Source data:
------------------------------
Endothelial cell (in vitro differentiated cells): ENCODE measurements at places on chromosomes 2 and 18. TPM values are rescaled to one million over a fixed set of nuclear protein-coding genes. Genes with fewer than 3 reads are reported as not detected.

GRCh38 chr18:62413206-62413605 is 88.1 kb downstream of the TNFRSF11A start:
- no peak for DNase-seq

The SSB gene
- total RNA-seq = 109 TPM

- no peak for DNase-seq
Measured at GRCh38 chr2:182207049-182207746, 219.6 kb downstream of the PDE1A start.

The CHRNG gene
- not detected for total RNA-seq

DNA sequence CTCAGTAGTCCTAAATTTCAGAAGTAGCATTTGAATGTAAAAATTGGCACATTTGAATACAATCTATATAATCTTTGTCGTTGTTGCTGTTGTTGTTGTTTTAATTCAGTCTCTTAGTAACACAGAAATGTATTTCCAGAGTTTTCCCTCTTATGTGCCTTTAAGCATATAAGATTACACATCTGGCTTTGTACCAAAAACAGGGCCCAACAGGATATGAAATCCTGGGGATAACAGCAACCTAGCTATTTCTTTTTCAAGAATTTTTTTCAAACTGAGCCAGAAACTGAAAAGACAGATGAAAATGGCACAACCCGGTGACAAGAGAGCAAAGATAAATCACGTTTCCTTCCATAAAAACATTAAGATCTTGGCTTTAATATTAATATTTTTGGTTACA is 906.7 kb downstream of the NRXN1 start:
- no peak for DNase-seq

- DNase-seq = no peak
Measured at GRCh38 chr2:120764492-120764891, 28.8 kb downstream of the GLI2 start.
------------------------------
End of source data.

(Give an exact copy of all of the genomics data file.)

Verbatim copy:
Endothelial cell (in vitro differentiated cells): ENCODE measurements at places on chromosomes 2 and 18. TPM values are rescaled to one million over a fixed set of nuclear protein-coding genes. Genes with fewer than 3 reads are reported as not detected.

GRCh38 chr18:62413206-62413605 is 88.1 kb downstream of the TNFRSF11A start:
- no peak for DNase-seq

The SSB gene
- total RNA-seq = 109 TPM

- no peak for DNase-seq
Measured at GRCh38 chr2:182207049-182207746, 219.6 kb downstream of the PDE1A start.

The CHRNG gene
- not detected for total RNA-seq

DNA sequence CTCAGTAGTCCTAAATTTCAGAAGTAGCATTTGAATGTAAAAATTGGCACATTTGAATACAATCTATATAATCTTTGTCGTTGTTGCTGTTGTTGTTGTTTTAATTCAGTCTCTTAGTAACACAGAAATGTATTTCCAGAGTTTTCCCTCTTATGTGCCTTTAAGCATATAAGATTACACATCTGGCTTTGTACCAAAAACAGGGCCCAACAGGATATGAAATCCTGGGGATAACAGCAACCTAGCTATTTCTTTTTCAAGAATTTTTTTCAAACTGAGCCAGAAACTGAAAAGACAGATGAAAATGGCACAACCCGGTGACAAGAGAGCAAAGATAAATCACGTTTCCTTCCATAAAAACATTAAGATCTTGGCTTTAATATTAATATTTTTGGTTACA is 906.7 kb downstream of the NRXN1 start:
- no peak for DNase-seq

- DNase-seq = no peak
Measured at GRCh38 chr2:120764492-120764891, 28.8 kb downstream of the GLI2 start.